If you’ve gotten to the point where there isn’t room to fit your books next to each other anymore, so you’ve started stacking books on top of the filed books, then you might benefit from this post. If you hit that point seven years ago and that was back in the good, tidy days for you, then you definitely need this post. I’m like you - I suffer from having too many books and buying more before I finish the ones I already have and tripping over the stacks of books next to my bed. It’s spring, so I’m trying to help all of you (and myself) by telling you the best tips I’ve found on decluttering your bookshelves.
- Host/attend a book swap - This post on hosting a book swap will help you a lot. Basically, you bring the books you want to get rid of and you pawn them off on your friends and you put someone else in charge of handling all the ones that no one wants (since you’ll probably be unable to actually donate them like you’re supposed to). Downside: If you’re an openhearted person who wants to adopt ALL THE BOOKS, then you might come home with more books than you gave away. Remedy this by setting a rule that people can only take as many books as they brought - problem solved!
- Donate to your local library/used book shop - Most libraries and used book shops take donations and will be happy to accept anything you bring. Keep in mind these tips and you’ll be ready to donate like a pro. Downside: If you have a sentimental attachment to your books, this can be a lot like giving your books to the local orphanage and hoping a nice family takes them in and not the evil innkeeper who needs another maid (cue Cosette).
- Build a Little Free Library - Basically, a Little Free Library is a large birdhouse-esque thing that you stock with old books and let people come and take the books as they please. It gives you an opportunity to slowly get rid of books, promote reading in your community, and maybe get a few new interesting books in return. Downside: If you aren’t much for woodwork or nailing things together, this may not be your sort of project. The folks at Little Free Library offer an instructional video that may be very useful, though. You can also buy a library on their website.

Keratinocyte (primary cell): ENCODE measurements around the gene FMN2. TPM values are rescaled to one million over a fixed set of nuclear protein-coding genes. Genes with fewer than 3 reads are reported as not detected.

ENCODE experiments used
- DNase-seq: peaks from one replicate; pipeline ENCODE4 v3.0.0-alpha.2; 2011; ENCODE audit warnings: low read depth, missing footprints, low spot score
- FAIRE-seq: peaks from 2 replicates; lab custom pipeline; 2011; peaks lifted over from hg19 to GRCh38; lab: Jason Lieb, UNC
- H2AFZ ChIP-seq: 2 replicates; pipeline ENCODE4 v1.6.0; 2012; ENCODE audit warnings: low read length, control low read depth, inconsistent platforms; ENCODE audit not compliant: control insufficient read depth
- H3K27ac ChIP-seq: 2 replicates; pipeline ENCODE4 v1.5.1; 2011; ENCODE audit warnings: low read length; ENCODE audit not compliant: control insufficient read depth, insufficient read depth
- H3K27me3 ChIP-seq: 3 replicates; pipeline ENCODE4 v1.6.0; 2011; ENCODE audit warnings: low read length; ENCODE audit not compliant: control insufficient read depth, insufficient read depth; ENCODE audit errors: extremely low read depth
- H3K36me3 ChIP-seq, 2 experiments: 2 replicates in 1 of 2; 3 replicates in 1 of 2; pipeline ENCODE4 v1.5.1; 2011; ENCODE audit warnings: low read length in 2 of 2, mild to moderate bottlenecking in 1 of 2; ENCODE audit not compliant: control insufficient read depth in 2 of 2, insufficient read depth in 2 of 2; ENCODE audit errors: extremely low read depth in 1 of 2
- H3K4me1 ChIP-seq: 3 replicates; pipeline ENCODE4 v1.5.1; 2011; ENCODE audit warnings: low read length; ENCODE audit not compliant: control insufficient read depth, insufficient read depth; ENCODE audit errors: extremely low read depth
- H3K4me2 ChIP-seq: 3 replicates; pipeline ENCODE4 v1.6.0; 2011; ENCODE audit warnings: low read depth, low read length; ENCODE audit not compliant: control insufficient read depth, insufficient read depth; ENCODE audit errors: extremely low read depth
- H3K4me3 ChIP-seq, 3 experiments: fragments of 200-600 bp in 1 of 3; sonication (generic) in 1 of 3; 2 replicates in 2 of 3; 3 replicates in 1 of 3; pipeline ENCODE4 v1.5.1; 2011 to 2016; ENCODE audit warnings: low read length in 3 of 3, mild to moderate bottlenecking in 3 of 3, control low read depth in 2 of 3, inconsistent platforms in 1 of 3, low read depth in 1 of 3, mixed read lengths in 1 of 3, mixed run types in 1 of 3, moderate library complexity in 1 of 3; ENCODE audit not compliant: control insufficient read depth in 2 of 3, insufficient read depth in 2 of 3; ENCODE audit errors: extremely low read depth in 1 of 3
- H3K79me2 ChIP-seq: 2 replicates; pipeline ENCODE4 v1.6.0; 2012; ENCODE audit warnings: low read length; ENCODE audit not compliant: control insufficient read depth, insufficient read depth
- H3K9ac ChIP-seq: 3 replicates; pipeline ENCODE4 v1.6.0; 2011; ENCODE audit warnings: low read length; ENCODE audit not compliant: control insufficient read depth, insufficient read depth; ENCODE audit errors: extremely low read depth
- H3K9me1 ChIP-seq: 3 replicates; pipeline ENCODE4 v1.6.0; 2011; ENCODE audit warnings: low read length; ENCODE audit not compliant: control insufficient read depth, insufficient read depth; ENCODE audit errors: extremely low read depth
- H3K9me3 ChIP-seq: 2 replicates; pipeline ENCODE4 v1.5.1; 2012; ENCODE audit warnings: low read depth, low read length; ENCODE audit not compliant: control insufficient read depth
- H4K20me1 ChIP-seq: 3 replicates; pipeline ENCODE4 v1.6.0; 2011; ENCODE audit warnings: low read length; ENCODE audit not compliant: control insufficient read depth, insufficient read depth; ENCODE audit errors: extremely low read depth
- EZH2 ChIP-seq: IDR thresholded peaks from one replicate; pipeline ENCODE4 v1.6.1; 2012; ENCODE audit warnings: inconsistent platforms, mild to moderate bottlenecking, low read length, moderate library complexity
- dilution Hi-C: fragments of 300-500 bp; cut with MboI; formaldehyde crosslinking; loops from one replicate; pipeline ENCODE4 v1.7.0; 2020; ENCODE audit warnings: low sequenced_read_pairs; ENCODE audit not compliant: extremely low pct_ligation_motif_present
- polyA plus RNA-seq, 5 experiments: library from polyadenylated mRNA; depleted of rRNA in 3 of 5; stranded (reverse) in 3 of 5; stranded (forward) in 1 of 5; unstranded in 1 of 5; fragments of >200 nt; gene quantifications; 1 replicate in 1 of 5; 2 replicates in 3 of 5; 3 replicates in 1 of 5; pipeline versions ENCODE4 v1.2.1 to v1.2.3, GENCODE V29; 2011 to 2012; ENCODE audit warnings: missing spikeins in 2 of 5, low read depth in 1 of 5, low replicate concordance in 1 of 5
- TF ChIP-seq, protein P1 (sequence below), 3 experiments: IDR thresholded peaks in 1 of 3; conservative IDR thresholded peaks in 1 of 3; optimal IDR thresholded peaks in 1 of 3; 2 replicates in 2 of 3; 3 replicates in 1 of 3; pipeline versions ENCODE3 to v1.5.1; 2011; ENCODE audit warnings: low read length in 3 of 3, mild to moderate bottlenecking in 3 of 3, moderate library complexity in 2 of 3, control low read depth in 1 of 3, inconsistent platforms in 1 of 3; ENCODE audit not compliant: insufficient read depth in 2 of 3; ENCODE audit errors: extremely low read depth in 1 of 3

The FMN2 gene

- Give them to friends who you know will like them - It can be difficult to give books to friends. Sometimes they don’t want more books (because they have similar book-hoarding problems) or aren’t interested in the book you want to give them or just aren’t much of a reader. If you think that handing a book to your friend in person will go badly, then mail it to them (I’ve done this with mixed reactions). They won’t be able to immediately react in front of you, and if they live in another state, there’s a good chance that they won’t send the book back to you. Downside: Postage can cost quite a bit, though Media Mail can help bring those costs down a bit.
- Hide all your books under your bed - While this solution doesn’t actually get rid of your books, it moves them away from being stacked on top of and next to and against your bookshelf and it creates the illusion that you’re actually a very neat and uncluttered book lover. Downside: Whatever you’ve previously been storing under your bed will have to find a new home.
- Think outside the bookshelf - Before taking this step, you have to decide if you want to declutter your bookshelves or your entire house. We both know that decluttering your bookshelves is much for important, so this solution may work wonders for your shelves. Stop thinking of bookshelves as the only place to store books. Books can be stacked nearly anywhere - kitchen counters, desktops, window ledges, on chairs, on beds, in car trunks, on stairs, in cupboards, in the fridge, or really anywhere you’ve got a spare bit of space. Downside: You may have to prioritize a bit to decide what’s more important - keeping your breakfast cereal in the cupboard or letting Pride and Prejudice continue living there. I think we all know that P&P is going to win.
- Put your books to work - You paid so much for all these books - it’s time for them to earn their keep! Stacks of books can function well as all sorts of household furniture - chairs, end tables, desks, bed frames, basically anything you can think of. The bigger the novel, the better it’ll work as a base for whatever furniture it’s serving as. Downside: If you want to read the book on the bottom of the stack, you’re in trouble. Best to start with the one on the top and work your way down.
- Use/build a shed in the backyard to double as a library - If you’re near to having to move out of your house because the books have taken over, this may be your best option. If a shed isn’t large enough to hold your reading collection, then you may have to buy the property next door and build an entirely new house just to store your books. Just line every wall with bookshelves and you should have enough storage space for another year or two. Downside: You’ll have to leave your house to get a new book instead of reaching for the next one on your nightstand. It’s worth it for all the storage space.
- Burn them. I shudder to even type this, but for some people, desperate times call for desperate measures. This solution should only be implemented if you’re waging a losing war against the books in your home. Once you’re sure this is a step you want to take, read this article for tips on how to best burn your traitorous books. Downside: Beaten down and traumatized, you’ll suddenly emerge victorious - and realize that without the books, you were nothing.
Happy spring cleaning!:)